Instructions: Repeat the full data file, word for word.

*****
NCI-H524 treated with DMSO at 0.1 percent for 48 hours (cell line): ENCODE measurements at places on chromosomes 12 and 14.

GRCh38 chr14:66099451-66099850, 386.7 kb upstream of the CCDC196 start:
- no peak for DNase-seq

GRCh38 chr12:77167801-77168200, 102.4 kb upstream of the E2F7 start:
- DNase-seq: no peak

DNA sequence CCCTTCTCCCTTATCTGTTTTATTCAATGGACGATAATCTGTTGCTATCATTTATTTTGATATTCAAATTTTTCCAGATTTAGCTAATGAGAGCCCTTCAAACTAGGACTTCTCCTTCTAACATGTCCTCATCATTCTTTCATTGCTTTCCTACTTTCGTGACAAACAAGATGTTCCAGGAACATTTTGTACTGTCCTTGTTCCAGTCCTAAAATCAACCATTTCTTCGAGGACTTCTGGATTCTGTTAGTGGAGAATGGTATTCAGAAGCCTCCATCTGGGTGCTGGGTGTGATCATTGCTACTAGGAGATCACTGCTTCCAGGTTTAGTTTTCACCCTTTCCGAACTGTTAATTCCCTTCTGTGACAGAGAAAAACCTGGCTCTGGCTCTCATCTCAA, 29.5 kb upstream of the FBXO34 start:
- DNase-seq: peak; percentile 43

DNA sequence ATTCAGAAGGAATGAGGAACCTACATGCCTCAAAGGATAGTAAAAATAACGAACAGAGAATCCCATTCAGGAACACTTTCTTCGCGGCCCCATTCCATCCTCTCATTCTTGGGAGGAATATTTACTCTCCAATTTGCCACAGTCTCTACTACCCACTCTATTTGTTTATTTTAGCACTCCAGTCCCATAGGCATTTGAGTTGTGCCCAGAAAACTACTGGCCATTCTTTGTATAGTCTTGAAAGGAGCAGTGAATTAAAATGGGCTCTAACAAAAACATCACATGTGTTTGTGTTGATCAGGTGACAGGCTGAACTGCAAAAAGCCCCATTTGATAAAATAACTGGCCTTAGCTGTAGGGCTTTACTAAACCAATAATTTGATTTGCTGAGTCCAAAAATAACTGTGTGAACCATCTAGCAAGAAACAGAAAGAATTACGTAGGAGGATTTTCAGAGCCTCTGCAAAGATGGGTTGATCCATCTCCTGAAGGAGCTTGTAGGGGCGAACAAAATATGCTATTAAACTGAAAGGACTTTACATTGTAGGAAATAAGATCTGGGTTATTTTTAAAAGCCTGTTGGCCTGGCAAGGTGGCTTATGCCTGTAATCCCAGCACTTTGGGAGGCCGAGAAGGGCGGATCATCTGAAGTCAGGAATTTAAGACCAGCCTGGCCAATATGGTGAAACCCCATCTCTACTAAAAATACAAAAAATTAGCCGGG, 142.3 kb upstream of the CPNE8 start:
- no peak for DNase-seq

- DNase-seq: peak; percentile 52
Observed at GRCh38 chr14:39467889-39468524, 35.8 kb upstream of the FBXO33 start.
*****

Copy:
NCI-H524 treated with DMSO at 0.1 percent for 48 hours (cell line): ENCODE measurements at places on chromosomes 12 and 14.

GRCh38 chr14:66099451-66099850, 386.7 kb upstream of the CCDC196 start:
- no peak for DNase-seq

GRCh38 chr12:77167801-77168200, 102.4 kb upstream of the E2F7 start:
- DNase-seq: no peak

DNA sequence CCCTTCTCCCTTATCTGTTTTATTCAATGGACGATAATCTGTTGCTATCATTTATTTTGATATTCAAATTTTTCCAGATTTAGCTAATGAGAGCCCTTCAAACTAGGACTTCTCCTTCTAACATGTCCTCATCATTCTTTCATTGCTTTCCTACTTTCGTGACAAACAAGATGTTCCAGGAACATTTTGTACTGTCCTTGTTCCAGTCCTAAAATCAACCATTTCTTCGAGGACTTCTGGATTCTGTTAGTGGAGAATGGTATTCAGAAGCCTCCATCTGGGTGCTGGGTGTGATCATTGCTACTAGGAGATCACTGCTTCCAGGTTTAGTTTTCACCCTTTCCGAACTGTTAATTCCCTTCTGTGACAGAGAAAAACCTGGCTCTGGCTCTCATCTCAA, 29.5 kb upstream of the FBXO34 start:
- DNase-seq: peak; percentile 43

DNA sequence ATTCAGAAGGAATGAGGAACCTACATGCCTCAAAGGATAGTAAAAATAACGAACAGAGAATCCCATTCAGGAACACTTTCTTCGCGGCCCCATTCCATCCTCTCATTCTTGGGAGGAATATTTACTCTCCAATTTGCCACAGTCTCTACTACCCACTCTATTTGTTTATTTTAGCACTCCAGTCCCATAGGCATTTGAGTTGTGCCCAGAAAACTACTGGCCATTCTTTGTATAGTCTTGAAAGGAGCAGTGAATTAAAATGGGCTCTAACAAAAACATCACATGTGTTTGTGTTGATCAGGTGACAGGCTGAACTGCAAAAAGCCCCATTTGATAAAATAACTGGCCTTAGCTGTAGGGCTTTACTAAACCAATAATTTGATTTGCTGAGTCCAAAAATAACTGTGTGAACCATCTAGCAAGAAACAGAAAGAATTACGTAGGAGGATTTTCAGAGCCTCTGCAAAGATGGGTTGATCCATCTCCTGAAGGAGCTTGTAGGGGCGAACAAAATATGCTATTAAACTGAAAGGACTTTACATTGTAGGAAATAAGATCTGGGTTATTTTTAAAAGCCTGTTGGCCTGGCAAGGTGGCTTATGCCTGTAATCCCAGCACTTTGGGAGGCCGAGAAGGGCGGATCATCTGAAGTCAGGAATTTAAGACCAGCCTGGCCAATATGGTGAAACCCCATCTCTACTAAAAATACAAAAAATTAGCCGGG, 142.3 kb upstream of the CPNE8 start:
- no peak for DNase-seq

- DNase-seq: peak; percentile 52
Observed at GRCh38 chr14:39467889-39468524, 35.8 kb upstream of the FBXO33 start.